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Creating a Funny Pet Portrait

Randy Hunter | May 8, 2017

In this tutorial Randy Hunter walks you through the process of creating fun portraits for pets. 


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I know the subject of this drawing personally; she is a beautiful golden retriever with the energy of five dogs. The end goal of this project was to create a mostly realistic portrait with a splash of fun and energy. A specific use of color is the best way to capture the true essence of the subject.

Materials Used 

  • Sketch Markers: W2, Y21, Y23, E11, E13, E15, E18, R20 BLACK 100
  • X-Press It Blending Card, Copic Multiliner 0.1

Step 1: Map it Out 

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Before rendering with my Copic Sketch markers, I first map out the subject matter with a light line. In this instance, I used a hard, sharp pencil lead. For this initial stage, detail is fairly unimportant. The keys are to make sure the major features (eyes, nose and mouth) and the overall shape of the dog are anatomically accurate. As a side note: Be sure to understand how your pencil will interact with Copic markers. Marker on top of the pencil eliminates the ability to go back and erase the pencil lines so be sure this will not affect your final rendering.

 

Step 2: Basic Fur

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After checking off step one, it’s now time to pick up the markers. In most of my portrait work, both people and animals, I like to start with a light gray tone to map out shadows and darker areas of the subject. This is a good way to “see” past the image as a whole and begin breaking it down into shades/colors/tones. With this step I am, again, not terribly worried about detail or quality of marker stroke but instead mapping out the basic features like how the fur looks. For this step I used a W2 Sketch marker.

Step 3: Picking Your Palette

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Once the gray tone is established the next step is to study the subject and pick out a color palette. I like to plan out my renderings so I don’t have to stop in the middle of my work to figure out what color to use next. For this piece I used the following colors: Y21, Y23, E11, E13, E15, E18, R20 and BLACK100

In the above image, I laid out my highlights with the Y21. For the most part, this layer will remain untouched throughout the remainder of the drawing.

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From this point forward, I am building up the layers from light to dark. The first color I used is the Y23. The Y23 creates a brighter, warmer undertone to the entire rendering than just beginning with the E11. Going back to my original idea for this drawing, the Y23 became that specific color that set the tone for the entire piece.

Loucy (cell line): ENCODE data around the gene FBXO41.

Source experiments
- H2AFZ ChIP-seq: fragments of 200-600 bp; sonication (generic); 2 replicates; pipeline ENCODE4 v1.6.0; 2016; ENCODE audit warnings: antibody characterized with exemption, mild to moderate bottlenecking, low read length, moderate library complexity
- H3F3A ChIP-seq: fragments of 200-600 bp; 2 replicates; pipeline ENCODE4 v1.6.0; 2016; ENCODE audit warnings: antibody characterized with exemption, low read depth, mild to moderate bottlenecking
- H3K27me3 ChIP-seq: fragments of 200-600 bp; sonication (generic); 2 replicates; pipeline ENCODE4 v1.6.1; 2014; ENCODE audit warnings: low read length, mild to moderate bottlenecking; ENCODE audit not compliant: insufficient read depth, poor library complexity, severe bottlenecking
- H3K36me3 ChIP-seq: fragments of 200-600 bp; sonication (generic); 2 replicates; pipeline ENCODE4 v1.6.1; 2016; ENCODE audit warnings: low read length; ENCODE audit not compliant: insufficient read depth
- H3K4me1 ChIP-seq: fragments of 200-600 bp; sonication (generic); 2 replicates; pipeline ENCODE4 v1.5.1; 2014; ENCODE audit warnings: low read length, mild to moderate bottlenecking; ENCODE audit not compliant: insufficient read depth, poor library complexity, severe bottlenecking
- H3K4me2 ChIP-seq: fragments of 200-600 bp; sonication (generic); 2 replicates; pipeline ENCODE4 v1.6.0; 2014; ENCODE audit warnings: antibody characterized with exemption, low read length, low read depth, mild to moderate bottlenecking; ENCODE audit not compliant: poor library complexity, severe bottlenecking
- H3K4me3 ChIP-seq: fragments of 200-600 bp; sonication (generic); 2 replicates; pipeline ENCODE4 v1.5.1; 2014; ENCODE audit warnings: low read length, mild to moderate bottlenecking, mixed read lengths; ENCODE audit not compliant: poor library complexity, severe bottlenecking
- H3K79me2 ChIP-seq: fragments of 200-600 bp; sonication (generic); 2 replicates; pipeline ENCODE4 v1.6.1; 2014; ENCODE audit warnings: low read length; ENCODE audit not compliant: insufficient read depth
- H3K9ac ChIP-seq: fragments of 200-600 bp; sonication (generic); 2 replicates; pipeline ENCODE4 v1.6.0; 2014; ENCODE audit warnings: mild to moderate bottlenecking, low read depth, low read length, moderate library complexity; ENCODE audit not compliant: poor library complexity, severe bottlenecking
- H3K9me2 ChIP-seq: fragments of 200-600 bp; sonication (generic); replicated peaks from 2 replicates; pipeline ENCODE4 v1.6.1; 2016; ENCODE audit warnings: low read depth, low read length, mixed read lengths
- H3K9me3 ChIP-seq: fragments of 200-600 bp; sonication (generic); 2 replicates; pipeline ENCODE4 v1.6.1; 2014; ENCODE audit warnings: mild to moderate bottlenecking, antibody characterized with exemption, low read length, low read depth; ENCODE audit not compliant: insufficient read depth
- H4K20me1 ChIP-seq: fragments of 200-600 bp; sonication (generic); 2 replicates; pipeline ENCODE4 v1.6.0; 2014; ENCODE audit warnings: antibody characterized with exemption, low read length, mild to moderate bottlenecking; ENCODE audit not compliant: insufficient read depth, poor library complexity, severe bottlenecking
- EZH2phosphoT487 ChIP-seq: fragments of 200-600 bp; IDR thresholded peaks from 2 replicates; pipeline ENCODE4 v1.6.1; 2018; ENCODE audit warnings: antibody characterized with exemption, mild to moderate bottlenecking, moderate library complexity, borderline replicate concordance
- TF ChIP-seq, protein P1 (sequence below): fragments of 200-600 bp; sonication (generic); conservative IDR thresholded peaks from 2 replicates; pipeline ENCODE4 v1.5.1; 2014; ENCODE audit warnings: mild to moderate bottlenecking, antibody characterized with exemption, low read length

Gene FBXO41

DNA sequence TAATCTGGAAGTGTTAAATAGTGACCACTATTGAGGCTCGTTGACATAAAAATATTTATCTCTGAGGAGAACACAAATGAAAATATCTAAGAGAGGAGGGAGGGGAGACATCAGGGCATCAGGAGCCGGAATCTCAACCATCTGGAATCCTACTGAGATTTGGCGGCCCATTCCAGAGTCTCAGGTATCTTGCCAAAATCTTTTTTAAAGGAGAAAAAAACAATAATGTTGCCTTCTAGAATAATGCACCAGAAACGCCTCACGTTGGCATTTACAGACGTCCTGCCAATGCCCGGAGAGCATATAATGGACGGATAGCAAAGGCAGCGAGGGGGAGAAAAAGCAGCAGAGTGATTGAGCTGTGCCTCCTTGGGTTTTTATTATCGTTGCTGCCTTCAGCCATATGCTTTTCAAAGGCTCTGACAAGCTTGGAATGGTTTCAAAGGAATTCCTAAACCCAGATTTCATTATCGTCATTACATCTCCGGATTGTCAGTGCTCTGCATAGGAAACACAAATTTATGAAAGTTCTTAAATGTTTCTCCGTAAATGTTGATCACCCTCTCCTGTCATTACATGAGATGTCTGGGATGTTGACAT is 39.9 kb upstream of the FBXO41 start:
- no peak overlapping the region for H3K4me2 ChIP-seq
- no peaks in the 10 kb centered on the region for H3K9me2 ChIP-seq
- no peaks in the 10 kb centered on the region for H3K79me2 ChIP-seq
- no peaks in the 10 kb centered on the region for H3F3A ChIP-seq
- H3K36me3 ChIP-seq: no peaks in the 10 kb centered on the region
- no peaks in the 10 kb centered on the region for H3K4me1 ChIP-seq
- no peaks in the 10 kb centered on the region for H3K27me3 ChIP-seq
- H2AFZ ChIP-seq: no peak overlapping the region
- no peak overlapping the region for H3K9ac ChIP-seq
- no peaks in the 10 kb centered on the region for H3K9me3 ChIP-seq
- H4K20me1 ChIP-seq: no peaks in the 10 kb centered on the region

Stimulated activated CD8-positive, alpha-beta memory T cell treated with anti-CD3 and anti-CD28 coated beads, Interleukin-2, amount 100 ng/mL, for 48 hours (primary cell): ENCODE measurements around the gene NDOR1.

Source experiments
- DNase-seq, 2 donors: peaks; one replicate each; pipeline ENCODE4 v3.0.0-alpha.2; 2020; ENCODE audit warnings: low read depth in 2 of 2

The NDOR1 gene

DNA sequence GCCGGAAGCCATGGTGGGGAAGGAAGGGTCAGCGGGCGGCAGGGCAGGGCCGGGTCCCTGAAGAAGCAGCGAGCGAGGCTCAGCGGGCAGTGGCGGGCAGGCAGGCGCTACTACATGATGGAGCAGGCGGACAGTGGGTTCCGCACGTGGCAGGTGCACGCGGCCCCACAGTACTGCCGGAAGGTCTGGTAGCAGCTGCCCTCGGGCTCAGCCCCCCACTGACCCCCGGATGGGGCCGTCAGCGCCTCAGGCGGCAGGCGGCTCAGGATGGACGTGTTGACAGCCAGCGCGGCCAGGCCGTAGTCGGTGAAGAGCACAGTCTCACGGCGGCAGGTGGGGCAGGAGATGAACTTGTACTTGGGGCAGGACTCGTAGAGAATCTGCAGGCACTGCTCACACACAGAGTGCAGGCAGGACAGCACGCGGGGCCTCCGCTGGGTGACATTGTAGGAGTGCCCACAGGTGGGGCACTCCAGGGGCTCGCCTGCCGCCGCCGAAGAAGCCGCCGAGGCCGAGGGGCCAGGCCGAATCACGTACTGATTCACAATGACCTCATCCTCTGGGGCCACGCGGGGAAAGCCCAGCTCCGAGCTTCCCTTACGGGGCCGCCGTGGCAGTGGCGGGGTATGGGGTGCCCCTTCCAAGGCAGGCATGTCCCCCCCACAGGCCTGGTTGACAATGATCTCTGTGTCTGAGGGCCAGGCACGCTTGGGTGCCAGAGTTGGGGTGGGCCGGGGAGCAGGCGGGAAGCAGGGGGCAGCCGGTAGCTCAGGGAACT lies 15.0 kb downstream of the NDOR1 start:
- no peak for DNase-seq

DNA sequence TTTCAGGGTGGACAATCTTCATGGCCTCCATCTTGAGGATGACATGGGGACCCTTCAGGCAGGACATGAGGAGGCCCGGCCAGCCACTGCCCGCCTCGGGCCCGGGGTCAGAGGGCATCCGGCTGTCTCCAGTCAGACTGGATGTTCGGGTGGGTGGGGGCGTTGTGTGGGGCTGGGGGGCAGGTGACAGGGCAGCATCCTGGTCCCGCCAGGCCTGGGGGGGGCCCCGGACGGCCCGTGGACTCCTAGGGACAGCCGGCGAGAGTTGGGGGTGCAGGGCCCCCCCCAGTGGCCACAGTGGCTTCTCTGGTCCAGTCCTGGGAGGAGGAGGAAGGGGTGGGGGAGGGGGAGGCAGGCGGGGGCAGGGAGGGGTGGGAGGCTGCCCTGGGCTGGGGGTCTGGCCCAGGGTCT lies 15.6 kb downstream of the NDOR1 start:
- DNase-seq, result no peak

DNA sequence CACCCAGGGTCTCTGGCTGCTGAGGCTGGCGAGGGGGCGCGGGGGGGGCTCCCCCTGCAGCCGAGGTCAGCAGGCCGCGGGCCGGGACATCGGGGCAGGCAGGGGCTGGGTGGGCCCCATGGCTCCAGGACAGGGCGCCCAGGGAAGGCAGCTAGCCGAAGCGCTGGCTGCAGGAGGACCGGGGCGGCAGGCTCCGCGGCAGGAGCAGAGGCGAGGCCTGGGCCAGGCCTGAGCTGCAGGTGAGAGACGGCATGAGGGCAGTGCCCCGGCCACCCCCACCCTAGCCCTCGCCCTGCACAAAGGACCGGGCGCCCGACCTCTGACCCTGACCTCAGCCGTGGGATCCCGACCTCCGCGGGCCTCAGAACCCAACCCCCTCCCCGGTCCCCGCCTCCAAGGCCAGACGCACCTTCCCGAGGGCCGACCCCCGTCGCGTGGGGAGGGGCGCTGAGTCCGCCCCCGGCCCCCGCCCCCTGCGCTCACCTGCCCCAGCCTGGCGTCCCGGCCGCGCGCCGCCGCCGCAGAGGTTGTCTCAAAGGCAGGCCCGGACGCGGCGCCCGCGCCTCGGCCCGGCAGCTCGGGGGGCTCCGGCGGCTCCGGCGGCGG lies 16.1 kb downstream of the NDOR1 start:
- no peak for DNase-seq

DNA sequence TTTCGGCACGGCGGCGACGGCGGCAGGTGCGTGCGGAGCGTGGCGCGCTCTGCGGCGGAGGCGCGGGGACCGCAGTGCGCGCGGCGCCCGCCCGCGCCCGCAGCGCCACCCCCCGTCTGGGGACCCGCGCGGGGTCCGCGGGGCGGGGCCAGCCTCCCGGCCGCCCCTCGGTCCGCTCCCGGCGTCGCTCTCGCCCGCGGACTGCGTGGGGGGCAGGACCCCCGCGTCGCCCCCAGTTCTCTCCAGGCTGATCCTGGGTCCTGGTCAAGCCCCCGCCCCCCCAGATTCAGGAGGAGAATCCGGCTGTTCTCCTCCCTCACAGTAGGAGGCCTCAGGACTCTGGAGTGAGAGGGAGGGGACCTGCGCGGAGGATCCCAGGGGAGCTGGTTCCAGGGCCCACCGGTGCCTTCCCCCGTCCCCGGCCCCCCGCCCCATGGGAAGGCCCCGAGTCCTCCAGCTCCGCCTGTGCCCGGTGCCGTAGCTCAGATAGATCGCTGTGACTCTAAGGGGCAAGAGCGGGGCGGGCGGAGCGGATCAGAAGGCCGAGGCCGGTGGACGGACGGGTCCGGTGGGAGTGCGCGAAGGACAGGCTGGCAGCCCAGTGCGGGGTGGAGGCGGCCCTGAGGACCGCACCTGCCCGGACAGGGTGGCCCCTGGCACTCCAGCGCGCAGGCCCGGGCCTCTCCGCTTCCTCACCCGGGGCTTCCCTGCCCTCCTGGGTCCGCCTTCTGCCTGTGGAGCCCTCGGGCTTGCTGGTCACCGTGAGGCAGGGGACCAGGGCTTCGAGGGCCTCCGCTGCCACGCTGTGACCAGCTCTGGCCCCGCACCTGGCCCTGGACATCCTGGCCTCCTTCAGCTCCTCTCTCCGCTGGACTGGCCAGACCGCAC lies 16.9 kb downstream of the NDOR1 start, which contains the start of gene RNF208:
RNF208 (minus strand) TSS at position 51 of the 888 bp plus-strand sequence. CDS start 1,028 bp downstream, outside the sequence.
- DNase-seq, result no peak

Step 4: Things are Getting Hairy 

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Here, I add in the first layer of E11 and E13. As you will notice, my marker strokes are almost exclusively mimicking the direction and length of the fur of the dog. I am using the brush side of the Sketch marker and using either long or short strokes to achieve that bushy fur appearance.

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Sometimes I like to take a break from the big picture and zoom in to the smaller details. At this stage I began the first iteration of color on the eyes, nose and mouth. I also added a light pink, R20, to the inner ears.

Step 5: Finishing Details 

 

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To complete the drawing I used a dark brown colored pencil for the darkest areas, a white colored pencil for small details under the eyes, on the nose, and whiskers, and a Copic Multiliner 0.1 for the eyes and the hair under the nose.




If you enjoyed this tutorial, check out Randy's other blogs on creating realistic wood grain texture, drawing realistic bricks or on how to draw happy trees! 


 

Topics: Illustration, Copic

Randy Hunter
Randy Hunter on May 8, 2017

Randy Hunter is an Associate Architect in Pittsburgh, Pennsylvania as well as a Custom Art Business Owner. His primary subject matter includes both color and black and white commissioned portraits as well as landscapes and architectural illustration. Randy received his Master of Architecture and Master of Business Administration from Kent State University.